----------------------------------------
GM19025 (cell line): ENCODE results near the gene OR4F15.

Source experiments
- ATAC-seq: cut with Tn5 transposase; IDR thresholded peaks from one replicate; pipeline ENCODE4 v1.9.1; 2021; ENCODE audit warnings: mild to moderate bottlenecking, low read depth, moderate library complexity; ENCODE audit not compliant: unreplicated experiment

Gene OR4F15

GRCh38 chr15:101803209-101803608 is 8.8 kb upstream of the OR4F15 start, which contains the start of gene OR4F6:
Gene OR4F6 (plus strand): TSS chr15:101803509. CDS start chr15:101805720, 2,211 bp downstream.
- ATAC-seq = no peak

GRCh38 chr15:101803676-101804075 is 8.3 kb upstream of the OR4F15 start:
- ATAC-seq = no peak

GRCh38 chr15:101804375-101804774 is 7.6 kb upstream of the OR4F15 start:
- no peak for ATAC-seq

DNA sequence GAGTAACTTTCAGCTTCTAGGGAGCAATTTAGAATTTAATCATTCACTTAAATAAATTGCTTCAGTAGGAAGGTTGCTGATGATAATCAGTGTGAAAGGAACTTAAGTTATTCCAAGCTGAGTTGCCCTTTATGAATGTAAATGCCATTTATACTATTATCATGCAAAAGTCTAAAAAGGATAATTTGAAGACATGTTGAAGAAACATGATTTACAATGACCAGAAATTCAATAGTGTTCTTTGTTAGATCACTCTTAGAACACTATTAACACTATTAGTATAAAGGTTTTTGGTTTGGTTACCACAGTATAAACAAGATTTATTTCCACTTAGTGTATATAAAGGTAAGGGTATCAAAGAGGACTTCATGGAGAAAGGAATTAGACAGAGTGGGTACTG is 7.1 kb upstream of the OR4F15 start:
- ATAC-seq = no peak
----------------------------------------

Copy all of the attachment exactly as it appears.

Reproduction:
GM19025 (cell line): ENCODE results near the gene OR4F15.

Source experiments
- ATAC-seq: cut with Tn5 transposase; IDR thresholded peaks from one replicate; pipeline ENCODE4 v1.9.1; 2021; ENCODE audit warnings: mild to moderate bottlenecking, low read depth, moderate library complexity; ENCODE audit not compliant: unreplicated experiment

Gene OR4F15

GRCh38 chr15:101803209-101803608 is 8.8 kb upstream of the OR4F15 start, which contains the start of gene OR4F6:
Gene OR4F6 (plus strand): TSS chr15:101803509. CDS start chr15:101805720, 2,211 bp downstream.
- ATAC-seq = no peak

GRCh38 chr15:101803676-101804075 is 8.3 kb upstream of the OR4F15 start:
- ATAC-seq = no peak

GRCh38 chr15:101804375-101804774 is 7.6 kb upstream of the OR4F15 start:
- no peak for ATAC-seq

DNA sequence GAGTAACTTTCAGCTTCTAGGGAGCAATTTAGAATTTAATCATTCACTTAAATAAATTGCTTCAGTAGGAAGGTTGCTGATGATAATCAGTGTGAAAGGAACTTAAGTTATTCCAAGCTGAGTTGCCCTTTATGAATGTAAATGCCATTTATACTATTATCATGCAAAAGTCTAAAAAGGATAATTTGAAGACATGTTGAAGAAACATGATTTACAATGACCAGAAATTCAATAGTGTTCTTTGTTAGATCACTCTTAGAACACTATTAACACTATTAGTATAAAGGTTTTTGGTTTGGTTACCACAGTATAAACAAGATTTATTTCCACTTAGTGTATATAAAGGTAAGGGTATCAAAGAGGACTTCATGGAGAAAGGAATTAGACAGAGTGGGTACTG is 7.1 kb upstream of the OR4F15 start:
- ATAC-seq = no peak